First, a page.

By Sang Mendy
Many a times when press freedom is mentioned, nine out ten in The Gambia think, this is a thing for journalists. But press freedom is or should be everyone’s business.
The theme for this year’s World Press Day; “Information as a Public Good”, says it all.
The media is often termed as the fourth pillar of democracy because of the unarguable role the press – reporters, editors and photographers –play in ensuring that the others arms of government are checked.
In their attempts to hold on to that task, many have risked their lives for truth to be told. Deyda Hydara (TRRC hearings revealed) is one of those who paid the price in The Gambia. Many others were tortured while a lot more spent years away from their families, friends and loved ones.
On a day like this, we celebrate those who risked their lives. We also remind ourselves of the task and the pledge to hold governors to account for their actions and inactions. We also use the day to discuss and remind ourselves of the journalistic ethics, principles we hold dear to ourselves like the teachings of Holy Books. On a day like this press organisations in countries where the plight of journalists has been overlooked also call on their governments to protect the safety of journalists in the face of attacks and to ensure press independence. The case in The Gambia.
Though we are celebrating the strides made in the global press freedom index, there is still room for improvement. It is true that colleagues in the newsroom no longer look over their shoulders nor fear telling truth to power or talk about pertinent issues. This though isn’t enough because the laws used by the then government to muzzle the press are still in our law books and can could be used at any moment. In the run up to the 2016 elections, the president and his campaign team told Gambians that the media laws in our law books are bad and would be repealed but they seem to have forgotten their campaign promises or simply negating them.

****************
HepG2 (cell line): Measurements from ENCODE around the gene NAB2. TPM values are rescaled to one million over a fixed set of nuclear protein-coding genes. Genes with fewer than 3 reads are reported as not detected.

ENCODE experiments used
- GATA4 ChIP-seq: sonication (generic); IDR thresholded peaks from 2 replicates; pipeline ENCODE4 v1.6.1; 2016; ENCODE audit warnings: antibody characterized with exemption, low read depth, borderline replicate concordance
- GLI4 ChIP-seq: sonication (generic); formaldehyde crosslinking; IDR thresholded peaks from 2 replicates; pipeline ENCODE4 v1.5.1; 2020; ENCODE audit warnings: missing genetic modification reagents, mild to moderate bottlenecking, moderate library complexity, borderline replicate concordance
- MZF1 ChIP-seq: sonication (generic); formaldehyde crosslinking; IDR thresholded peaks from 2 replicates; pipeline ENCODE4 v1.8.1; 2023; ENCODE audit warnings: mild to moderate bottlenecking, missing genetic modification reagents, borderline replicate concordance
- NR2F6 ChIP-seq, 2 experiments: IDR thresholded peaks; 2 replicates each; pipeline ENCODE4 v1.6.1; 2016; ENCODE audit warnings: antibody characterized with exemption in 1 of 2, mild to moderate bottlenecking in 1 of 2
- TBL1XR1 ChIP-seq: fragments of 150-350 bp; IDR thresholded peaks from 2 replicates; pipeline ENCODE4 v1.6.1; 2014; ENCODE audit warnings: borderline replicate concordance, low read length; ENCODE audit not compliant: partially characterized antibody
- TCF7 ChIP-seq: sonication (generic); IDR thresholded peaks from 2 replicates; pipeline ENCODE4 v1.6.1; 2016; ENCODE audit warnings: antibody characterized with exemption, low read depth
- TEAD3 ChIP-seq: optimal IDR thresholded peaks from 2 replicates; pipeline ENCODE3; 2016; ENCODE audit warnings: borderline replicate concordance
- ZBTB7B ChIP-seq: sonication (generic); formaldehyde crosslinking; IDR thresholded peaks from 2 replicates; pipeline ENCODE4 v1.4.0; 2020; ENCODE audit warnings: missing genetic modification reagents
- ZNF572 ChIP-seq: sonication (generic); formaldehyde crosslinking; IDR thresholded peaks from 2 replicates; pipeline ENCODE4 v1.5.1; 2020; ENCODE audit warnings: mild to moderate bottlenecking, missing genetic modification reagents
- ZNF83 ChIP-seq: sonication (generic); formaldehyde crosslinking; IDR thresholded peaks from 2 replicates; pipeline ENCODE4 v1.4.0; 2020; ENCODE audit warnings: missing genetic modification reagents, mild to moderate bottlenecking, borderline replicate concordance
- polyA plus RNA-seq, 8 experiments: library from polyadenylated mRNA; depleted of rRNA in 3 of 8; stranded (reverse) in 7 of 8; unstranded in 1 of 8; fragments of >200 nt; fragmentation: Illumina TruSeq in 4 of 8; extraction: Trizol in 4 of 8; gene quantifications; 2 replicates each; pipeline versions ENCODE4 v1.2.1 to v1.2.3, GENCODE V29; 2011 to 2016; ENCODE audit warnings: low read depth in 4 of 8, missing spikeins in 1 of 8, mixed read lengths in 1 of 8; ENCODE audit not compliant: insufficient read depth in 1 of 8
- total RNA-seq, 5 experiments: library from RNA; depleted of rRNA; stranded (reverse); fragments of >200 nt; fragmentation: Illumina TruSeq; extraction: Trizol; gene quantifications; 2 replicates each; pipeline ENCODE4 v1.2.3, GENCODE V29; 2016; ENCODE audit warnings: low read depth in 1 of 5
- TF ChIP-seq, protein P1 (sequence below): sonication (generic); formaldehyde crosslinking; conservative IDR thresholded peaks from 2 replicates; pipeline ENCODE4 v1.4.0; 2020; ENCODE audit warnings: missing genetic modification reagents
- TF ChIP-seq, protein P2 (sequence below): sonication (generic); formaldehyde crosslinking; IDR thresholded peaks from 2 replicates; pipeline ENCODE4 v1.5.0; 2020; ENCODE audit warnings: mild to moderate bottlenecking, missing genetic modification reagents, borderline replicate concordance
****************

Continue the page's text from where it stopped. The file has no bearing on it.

That said, I hope the government of The Gambia and funding agencies interested in The Gambia’s democratization process increase their budget on media and information literacy because it is only when citizens know the importance of the media that they can recognize and value, as well as defend and demand, journalism as a vital part of information as a public good.
To the fallen heroes and heroines I will continue to celebrate but pray that you continue to rest in peace. To those still fighting for a freer press, it won’t be easy but don’t relent, keep engaging those concerned. To the young journalists especially those studying journalism, it is important you know that that you have chosen a profession that demands a lot from you for less pay. If you’re into this for fame or to make a fortune, quit or else you will be counted not as the gallant men and women of honour.
Happy World Press Freedom Day.
Sang Mendy is the Managing Director of the Media Academy for Journalism and Communication and a Chevening Fellow on Democracy, Good Governance and Economic Prosperity.